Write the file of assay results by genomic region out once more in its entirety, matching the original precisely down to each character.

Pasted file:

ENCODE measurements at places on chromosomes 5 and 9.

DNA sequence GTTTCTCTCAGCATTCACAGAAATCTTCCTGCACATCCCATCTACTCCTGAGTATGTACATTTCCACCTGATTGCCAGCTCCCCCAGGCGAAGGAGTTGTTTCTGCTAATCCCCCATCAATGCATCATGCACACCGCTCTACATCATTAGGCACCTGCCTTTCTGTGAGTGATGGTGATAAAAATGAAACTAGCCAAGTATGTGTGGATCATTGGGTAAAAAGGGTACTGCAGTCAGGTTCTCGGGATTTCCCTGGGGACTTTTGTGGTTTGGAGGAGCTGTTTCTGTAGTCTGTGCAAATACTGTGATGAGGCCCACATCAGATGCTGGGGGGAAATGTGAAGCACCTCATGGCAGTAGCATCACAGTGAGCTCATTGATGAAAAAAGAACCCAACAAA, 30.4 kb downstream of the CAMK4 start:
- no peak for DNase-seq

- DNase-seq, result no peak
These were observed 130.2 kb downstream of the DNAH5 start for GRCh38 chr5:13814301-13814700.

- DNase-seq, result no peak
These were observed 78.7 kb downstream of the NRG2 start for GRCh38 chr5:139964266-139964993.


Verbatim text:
ENCODE measurements at places on chromosomes 5 and 9.

DNA sequence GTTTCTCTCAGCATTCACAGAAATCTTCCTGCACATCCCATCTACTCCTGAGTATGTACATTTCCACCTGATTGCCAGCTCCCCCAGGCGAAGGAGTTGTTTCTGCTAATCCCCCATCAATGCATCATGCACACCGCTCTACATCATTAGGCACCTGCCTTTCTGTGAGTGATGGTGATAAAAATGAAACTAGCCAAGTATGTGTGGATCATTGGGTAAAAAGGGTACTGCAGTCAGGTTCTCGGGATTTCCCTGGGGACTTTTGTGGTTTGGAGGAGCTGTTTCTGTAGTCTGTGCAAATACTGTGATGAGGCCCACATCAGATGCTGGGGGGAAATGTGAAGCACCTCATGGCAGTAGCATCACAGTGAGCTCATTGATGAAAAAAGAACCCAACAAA, 30.4 kb downstream of the CAMK4 start:
- no peak for DNase-seq

- DNase-seq, result no peak
These were observed 130.2 kb downstream of the DNAH5 start for GRCh38 chr5:13814301-13814700.

- DNase-seq, result no peak
These were observed 78.7 kb downstream of the NRG2 start for GRCh38 chr5:139964266-139964993.